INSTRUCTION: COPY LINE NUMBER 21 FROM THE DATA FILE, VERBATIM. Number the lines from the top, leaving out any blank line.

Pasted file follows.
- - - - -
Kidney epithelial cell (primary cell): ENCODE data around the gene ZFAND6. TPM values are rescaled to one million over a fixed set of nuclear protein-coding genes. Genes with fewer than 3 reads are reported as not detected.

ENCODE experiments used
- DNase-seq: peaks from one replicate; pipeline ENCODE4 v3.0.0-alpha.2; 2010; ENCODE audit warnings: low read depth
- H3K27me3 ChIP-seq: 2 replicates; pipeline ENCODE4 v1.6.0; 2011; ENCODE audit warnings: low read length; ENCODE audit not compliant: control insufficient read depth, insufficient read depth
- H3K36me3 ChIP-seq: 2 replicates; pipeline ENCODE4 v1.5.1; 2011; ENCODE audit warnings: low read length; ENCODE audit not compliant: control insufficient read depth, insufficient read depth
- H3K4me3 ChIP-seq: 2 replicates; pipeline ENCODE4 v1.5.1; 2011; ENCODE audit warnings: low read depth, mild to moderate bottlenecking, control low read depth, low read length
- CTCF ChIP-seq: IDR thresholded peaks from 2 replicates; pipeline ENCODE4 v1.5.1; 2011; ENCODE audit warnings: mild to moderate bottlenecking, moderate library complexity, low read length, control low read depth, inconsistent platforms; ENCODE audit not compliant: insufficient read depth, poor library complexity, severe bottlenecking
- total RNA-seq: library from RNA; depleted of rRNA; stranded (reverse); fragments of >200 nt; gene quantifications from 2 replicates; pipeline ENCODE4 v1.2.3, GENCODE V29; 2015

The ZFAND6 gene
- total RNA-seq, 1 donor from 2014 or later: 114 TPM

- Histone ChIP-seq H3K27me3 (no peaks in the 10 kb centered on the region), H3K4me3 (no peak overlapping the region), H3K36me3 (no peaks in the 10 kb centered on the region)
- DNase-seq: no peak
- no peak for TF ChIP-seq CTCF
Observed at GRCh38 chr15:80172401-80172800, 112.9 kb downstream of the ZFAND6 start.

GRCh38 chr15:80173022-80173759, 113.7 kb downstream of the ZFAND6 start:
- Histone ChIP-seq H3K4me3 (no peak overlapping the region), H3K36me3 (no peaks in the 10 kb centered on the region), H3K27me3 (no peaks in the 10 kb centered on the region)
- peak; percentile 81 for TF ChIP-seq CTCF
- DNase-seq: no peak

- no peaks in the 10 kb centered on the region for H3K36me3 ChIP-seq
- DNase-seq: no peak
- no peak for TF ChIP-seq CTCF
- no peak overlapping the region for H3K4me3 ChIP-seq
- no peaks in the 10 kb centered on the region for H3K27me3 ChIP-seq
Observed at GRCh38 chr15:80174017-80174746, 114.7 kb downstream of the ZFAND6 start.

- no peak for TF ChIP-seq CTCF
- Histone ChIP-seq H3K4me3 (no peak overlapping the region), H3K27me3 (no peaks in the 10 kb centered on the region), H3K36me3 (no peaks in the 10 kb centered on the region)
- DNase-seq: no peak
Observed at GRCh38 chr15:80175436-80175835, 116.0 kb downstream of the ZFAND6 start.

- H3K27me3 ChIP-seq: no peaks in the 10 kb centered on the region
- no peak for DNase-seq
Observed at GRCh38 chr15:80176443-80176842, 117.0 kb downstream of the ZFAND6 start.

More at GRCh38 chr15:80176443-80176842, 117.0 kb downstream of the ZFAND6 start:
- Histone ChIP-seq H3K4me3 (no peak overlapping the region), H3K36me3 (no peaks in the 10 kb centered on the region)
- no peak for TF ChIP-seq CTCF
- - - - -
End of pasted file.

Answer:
- no peak for TF ChIP-seq CTCF